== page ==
We finally managed to achieve what the Italian smugs at Ferrari have long tried to prevent! This is our first and surely not our last road test of a red shiny prancing horse. And for those wondering, yes it is the faster, lighter, and more compelling version of the F430, the 430 Scuderia. Available to our disposal for one single day somewhere in Germany, the Scuderia delivered everything that the 430-series had to offer in a track-biased and powerful package.
Built to showcase the company’s F1 racing technology in a street car, the Scuderia followed in the footsteps of the 355 Challenge and the 360 Challenge Stradale when it was introduced at the IAA car show in 2007. Considered as the final hoorah of the 430 series, the Italians released a 16M Spider version in 2009 to commemorate Ferrari’s 16th victory in the Formula 1 Constructor’s World Championship 2008.
Based upon the ‘normal’ 430, the track-biased sports car is 100kg lighter than its standard brother. The weight is shed using an aggressive race-bred body kit including a Lexan – instead of glass – rear window, titanium springs, titanium lug bolts, carbon fiber bay liners and air boxes plus lightweight front and rear bumpers. The vehicle rides on 19 inch magnesium wheels shod in Pirelli P Zero Corsa. Carbon ceramic composite brakes are the main stopping tool. On the inside, the Italians fitted a minimalistic cabin without any carpeting nor floor mats and different lightweight race seats.
On a technical level, quicker gear shifts, special settings on the Manettino switch and an increase of 20hp up to 510hp complements the Scuderia’s performance. The 4.3 liter flat-plane-crankshaft V8 delivers its power linear throughout the rev band while being accompanied by a torque of 470Nm. The increase in power over the F430 was realized by new pistons and hand-polished intake manifolds, a slightly higher compression ratio (up from 11.3:1 to 11.9:1) and an exhaust system that breathes more freely and sounds absolutely brilliant.
The powerplant is linked to a flappy-pedal F1 shifter featuring 150ms shift intervals, which are cut to just 60ms if you have at least 5,000rpm on the dial and the throttle pressed more than halfway down. The automated manual Superfast2 gearbox is controlled via column-mounted pedals visible behind the ergonomically-shaped carbon steering wheel, which holds shift lights and the famous Manettino switch. This rotary button lets you to change the parameters for the engine, gearshift, E-diff and traction and stability controls.
The magic switch has a total of five settings. Compared to the F430, the ICE setting had been removed in favor of the CT setting which only deactivates the traction control, while leaving the stability control engaged. We started our journey in Sport mode, which is the best setting for every-day on-the-road use. Engage the Soft suspension mode and you travel with comfort in a track-biased sports car.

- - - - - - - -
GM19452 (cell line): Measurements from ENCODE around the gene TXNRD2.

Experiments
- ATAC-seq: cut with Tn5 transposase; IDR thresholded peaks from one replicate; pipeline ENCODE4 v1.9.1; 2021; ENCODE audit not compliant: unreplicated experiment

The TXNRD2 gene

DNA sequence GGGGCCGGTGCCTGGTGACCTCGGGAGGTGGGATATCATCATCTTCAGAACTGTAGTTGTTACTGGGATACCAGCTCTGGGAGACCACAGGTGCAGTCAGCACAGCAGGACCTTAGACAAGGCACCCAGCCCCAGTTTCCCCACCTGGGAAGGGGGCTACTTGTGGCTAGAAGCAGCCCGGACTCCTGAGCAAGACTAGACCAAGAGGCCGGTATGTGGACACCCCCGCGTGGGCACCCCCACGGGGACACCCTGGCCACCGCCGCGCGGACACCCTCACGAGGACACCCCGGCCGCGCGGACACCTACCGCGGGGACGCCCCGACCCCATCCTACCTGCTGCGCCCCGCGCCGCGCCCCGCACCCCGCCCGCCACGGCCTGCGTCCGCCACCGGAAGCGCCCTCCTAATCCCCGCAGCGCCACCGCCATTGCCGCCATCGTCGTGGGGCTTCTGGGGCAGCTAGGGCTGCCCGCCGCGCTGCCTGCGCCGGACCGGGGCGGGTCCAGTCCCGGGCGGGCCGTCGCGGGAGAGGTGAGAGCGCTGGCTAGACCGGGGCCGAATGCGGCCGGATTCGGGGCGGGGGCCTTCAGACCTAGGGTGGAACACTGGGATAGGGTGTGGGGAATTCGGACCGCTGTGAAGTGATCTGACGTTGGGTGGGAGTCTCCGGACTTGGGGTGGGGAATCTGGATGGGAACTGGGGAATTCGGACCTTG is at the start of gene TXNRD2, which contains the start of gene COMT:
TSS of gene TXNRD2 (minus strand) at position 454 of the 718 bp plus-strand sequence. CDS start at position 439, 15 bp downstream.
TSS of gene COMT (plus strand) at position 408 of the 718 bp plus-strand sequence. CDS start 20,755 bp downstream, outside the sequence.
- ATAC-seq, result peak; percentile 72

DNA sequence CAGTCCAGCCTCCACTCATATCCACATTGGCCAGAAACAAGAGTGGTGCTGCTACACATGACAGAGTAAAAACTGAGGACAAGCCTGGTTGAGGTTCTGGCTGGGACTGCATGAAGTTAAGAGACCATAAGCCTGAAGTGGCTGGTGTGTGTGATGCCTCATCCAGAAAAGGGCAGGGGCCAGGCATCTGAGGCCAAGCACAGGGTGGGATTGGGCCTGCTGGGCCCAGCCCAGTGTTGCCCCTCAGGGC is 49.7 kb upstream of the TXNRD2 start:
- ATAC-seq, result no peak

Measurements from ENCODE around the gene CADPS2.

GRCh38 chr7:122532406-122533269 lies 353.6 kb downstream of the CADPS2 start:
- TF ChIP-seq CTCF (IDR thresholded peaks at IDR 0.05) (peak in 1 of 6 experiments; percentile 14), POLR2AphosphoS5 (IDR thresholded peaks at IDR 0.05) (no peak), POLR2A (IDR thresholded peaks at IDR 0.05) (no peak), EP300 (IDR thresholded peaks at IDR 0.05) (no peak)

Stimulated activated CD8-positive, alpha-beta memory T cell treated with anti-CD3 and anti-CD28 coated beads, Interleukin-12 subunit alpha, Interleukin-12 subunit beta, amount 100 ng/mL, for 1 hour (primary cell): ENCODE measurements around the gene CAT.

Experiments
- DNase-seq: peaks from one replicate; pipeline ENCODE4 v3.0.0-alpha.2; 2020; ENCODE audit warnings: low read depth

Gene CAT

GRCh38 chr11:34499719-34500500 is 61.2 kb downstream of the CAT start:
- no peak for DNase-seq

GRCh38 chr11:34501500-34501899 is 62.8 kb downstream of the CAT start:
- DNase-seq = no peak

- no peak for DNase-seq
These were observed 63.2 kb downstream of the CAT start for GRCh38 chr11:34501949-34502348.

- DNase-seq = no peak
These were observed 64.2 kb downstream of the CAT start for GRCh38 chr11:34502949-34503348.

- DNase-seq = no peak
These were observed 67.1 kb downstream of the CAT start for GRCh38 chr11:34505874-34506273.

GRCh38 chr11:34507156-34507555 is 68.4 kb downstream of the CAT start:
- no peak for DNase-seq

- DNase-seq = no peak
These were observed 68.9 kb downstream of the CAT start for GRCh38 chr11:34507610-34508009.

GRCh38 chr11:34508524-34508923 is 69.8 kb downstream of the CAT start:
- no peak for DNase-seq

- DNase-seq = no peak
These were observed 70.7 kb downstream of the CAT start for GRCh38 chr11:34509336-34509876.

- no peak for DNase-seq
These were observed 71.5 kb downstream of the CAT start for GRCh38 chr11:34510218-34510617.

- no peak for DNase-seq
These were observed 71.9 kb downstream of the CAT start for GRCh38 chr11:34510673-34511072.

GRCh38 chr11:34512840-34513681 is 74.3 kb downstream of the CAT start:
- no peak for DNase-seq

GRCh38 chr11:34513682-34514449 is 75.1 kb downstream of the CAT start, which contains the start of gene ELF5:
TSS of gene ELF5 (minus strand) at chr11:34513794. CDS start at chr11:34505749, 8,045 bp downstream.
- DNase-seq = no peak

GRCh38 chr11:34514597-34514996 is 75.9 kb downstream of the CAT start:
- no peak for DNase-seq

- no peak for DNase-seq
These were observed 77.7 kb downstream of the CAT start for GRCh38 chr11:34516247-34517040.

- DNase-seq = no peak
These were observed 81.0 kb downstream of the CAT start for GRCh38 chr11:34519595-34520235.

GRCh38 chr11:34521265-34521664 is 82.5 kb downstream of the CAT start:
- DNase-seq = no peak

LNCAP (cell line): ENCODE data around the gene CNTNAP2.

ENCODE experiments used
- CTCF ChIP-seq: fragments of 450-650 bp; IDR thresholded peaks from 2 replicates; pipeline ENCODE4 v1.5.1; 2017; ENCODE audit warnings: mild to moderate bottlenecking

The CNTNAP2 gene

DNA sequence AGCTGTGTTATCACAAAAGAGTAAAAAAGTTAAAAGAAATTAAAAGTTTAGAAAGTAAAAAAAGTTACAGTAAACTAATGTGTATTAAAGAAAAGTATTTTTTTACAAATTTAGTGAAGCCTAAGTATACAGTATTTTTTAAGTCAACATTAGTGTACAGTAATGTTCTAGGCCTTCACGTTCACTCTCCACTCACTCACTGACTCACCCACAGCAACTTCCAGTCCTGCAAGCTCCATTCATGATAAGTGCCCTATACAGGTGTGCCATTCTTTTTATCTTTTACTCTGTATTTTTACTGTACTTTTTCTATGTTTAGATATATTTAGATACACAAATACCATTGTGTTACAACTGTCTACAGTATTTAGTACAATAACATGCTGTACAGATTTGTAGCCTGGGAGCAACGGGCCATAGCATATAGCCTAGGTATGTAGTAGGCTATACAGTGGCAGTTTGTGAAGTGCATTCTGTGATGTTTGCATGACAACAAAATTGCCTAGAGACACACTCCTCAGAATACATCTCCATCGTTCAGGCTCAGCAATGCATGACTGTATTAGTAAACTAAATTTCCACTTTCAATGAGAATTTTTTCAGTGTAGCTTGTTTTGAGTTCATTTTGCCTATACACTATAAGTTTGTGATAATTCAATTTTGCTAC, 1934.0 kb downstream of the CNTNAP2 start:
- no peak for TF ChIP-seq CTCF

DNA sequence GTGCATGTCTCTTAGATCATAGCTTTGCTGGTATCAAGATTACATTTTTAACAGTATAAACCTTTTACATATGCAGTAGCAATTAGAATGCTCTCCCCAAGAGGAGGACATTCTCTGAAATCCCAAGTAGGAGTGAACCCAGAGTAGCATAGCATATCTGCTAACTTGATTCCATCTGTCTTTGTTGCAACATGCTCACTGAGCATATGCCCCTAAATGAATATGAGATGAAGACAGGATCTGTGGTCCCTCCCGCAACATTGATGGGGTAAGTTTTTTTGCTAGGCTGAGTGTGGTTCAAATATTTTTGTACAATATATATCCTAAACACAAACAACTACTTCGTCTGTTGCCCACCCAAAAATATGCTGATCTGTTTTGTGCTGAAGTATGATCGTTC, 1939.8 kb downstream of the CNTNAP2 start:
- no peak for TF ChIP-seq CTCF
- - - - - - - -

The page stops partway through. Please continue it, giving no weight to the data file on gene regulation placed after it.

Sport was left behind quickly after several minutes behind the wheel of the 430. The RACE setting offered us more engagement, improved shifts, maximum performance and better stability while speeding on the famous autobahn and local German country roads. Via the CT setting we would have entered the territory of track superstars, but we decided differently in local traffic. With the CST setting, the traction and stability controls are switched off to allow maximum freedom and driving control on the racetrack. In this case there are no electronic devices to control the vehicle’s stability, except for the E-Diff.
Finding your way inside the Ferrari goes with ease. The Scuderia driver’s seat feels quite comfortable for a trackcar and communicates precisely what a driver wants to feel. While our body was strapped inside the carbon fiber racing seat, our ears were entertained by the screaming exhaust which opens its full arsenal of tunes above 3,500rpm. Our hands controlled the light steering precisely through the country bends. The steering felt surprisingly nimble up to a point you start to ask yourself how well Porsche’s are capable of moving you around corners. Yes, it is no match to a GT 911, but it comes pretty close!
The Scuderia is clearly a trackday weapon with its superb handling balance, great grip, intoxicating soundtrack and amazing brakes. The Formula 1-inspired Italian sports car revs all the way up to 8,500rpm where it plays its best cards. The F1 gearbox was an amazing piece of kit at its introduction and still leaves its mark in the sports car segment. The whole package excels in combining a raw and pure driving experience.
On the road, the ride is outstandingly composed if you opt for the softer shock settings. The 430 takes you to and from the track with great ease. At the track the quality of the interaction between machine, butt and cerebrum must be fabulous well controlled. Add these to the freedom of the Manettino drive settings and beginners, experienced drivers and trackday lunatics have a wonderful track toy at their disposal. One which shares the complete Italian thrill of driving and racing.
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